Tom Kenneth Triggs AM

b. 10/02/1884 Southsea, Hampshire. d. 06/12/1917 Halifax, Nova Scotia, Canada.

DATE OF AM ACTION: 06/12/1917 Halifax, Nova Scotia, Canada.

Tom K Triggs AM

Tom was the fourth of six children of Captain Tom Bowden and Annie Louisa Triggs (nee Thomas) from Southsea, Hampshire.  Sadly, Tom’s elder brother John died aged just 15 when he was 13, and his younger brother Guy, who was killed in action with the Canadian Light Infantry a year after Tom in 1918, aged 30. Tom followed his father into the Royal Navy and was appointed Midshipman on HMS Glory on 1st January 1900, and was promoted to Sub Lieutenant on 10th February 1903. In 1911 he married Annie Jameson in Ormskirk, Lancashire and they had two daughters, Betty and Patricia. Sadly, Annie died less than six months after Patricia’s birth in October 1915. Tom was Acting Commander of HMS Highflyer at the time of the Halifax Explosion that cost him his life.



On the 6th December, 1917, the French steamer ” Mont Blanc,” with a cargo of high explosives, and the Norwegian steamer ” Imo,” were in collision in Halifax Harbour . Fire broke out on the ”Mont Blanc” immediately after the collision, and the flames very quickly rose to a height of over 100 feet. The crew abandoned their ship and pulled towards the shore. The Captain of H.M.S. “Highflyer,” which was about a mile away, at once sent off a boat to see if anything could be done to prevent loss of life, and Commander Triggs, volunteering for this duty, immediately got into the ship’s whaler and pulled to the scene. A tug and the steamboat of H.M.C.S. “Niobe” were seen going there at the same time. Commander Triggs boarded the tug, and finding it was impossible to do anything for the ” Mont Blanc,” decided to endeavour to get the “Imo” away, giving directions accordingly to the tug. He returned to the whaler, and was pulling towards the bows of the ” Imo,” which was aibout 300 yards from the “Mont Blanc,” to pass a line from her to the: tug, when a tremendous explosion occurred. Of the seven people in the whaler, one, Able Seaman Becker, was rescued alive on the Dartmouth shore, whither he had swum the remainder perished. It is clear that after communication with the tug, Commander Triggs and the rest of the boat’s crew were fully aware of the desperate nature of the work they were engaged in, and that by their devotion to duty they sacrificed their lives in the endeavour to save the lives of others.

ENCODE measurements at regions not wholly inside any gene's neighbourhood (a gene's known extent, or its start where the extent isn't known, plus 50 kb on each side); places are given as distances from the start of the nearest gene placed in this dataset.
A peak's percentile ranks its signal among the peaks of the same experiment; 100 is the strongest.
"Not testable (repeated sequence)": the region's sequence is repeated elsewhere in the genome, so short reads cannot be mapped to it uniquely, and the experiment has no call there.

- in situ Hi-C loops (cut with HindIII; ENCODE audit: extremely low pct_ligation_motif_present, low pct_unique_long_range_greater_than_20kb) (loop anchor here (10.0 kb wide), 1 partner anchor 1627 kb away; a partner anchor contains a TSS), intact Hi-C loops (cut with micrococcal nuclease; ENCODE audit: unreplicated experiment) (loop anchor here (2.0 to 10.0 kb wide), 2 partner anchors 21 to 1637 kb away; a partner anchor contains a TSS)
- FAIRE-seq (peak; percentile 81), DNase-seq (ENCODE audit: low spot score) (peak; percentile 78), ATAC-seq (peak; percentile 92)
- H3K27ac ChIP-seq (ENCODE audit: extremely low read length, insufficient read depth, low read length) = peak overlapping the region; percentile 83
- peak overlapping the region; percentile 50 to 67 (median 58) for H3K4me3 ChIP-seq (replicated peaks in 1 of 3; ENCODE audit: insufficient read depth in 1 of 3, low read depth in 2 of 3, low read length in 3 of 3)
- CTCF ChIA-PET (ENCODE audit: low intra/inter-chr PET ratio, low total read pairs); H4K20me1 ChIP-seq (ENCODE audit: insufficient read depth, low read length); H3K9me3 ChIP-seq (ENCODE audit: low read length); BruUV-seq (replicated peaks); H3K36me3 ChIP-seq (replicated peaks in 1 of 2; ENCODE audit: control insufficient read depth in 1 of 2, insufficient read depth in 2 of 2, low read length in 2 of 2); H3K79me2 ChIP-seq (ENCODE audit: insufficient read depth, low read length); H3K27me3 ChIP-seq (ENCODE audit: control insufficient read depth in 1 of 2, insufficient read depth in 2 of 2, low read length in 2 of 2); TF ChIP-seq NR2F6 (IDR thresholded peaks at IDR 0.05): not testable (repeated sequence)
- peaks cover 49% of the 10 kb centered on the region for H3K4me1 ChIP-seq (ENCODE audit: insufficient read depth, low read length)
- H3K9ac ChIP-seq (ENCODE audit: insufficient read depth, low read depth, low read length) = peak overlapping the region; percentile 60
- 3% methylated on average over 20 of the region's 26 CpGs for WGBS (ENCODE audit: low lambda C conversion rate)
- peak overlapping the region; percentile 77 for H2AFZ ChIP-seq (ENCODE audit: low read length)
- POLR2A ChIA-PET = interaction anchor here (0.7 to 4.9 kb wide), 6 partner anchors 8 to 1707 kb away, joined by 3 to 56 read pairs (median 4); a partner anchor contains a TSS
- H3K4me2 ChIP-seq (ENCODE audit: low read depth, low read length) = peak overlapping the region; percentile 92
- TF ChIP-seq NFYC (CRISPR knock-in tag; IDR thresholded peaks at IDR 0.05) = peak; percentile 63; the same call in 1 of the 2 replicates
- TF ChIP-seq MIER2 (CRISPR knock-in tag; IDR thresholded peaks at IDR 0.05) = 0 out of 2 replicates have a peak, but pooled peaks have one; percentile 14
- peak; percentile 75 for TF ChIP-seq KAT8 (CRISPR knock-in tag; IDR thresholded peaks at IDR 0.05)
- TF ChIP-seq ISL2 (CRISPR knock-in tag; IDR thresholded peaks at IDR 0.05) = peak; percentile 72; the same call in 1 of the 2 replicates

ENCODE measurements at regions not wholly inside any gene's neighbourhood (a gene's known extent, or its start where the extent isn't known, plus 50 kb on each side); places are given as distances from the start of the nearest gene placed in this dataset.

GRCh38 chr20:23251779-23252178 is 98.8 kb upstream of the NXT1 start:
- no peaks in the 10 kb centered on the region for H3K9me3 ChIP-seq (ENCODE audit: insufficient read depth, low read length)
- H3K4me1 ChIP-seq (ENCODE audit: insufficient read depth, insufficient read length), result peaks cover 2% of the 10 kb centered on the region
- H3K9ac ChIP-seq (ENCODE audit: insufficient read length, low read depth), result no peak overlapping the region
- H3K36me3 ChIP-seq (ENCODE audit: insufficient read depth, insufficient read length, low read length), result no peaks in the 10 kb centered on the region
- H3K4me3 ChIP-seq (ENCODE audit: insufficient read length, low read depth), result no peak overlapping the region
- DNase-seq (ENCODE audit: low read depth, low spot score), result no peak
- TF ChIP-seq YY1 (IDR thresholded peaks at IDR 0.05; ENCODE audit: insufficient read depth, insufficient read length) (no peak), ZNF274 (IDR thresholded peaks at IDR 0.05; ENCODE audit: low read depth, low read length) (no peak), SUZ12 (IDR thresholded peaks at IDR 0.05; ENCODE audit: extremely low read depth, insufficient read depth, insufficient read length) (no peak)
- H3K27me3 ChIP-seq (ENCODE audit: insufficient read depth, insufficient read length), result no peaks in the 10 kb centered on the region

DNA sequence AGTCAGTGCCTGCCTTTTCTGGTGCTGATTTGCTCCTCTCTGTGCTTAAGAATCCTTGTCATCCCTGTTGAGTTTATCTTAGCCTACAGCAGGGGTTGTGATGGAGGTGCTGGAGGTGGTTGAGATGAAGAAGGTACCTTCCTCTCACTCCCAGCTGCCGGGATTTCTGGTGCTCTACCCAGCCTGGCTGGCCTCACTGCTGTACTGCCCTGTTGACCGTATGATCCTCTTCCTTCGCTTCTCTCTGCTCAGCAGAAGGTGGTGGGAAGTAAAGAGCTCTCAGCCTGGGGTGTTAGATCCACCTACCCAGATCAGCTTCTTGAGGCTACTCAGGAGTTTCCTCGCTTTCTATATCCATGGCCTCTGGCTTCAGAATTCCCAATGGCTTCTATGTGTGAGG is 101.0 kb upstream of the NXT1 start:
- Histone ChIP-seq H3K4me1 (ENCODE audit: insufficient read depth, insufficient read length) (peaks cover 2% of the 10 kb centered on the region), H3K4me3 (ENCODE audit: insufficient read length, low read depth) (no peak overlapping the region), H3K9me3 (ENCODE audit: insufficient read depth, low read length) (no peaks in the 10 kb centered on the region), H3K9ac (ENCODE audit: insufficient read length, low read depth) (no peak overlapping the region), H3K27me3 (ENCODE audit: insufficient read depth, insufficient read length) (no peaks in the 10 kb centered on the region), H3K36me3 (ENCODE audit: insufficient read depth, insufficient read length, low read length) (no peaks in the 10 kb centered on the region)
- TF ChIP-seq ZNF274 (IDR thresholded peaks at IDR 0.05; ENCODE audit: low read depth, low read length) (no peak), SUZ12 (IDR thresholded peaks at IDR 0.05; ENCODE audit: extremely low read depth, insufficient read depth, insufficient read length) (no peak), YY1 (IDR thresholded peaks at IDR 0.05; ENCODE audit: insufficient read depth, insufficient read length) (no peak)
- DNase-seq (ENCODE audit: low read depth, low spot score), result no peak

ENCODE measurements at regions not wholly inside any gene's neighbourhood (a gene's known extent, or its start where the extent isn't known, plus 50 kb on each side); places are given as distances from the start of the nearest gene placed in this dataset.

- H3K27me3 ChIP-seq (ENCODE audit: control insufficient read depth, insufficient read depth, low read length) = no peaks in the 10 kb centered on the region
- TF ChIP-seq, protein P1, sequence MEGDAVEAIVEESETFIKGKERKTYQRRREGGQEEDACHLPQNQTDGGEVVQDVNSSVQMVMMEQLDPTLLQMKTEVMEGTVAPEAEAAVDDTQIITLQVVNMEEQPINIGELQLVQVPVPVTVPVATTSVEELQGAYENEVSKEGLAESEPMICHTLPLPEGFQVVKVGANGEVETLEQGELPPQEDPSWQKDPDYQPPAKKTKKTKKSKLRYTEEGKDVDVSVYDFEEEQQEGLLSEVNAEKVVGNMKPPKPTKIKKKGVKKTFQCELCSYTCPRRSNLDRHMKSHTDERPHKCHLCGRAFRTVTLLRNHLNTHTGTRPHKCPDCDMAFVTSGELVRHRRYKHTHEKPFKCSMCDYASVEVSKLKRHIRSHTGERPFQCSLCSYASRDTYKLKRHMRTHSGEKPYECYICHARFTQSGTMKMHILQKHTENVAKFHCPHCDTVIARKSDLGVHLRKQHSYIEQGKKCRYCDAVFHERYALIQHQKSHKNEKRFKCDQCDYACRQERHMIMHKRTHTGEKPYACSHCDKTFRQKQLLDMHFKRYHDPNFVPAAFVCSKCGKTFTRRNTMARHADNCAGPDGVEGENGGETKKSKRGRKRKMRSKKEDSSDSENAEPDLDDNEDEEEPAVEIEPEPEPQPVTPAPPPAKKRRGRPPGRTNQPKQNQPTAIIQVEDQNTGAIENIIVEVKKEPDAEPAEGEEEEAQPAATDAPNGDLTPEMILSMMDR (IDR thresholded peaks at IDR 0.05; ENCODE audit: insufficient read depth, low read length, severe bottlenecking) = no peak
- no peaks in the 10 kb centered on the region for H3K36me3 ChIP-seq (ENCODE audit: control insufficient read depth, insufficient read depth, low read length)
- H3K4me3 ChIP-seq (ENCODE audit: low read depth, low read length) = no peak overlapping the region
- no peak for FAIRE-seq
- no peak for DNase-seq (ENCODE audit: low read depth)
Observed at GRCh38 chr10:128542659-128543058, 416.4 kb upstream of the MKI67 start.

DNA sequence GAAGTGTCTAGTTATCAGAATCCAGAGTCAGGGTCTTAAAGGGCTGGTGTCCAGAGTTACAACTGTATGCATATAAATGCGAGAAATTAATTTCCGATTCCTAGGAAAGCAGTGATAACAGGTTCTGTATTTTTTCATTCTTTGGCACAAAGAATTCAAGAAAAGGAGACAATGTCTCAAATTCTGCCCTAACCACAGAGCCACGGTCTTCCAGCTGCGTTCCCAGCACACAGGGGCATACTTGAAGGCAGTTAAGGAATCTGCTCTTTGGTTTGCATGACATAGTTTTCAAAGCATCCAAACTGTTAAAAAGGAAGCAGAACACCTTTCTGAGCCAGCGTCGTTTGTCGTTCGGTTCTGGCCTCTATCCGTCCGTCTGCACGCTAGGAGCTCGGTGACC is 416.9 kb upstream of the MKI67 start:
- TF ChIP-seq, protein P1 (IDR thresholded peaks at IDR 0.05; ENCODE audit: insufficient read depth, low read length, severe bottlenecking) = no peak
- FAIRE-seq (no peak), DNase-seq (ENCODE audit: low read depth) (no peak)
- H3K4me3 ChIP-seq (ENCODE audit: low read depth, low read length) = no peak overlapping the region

Carol Pollard – Image of Triggs AM name on Plymouth Naval Memorial.

Canadian War Museum – Image of the Triggs Albert Medal.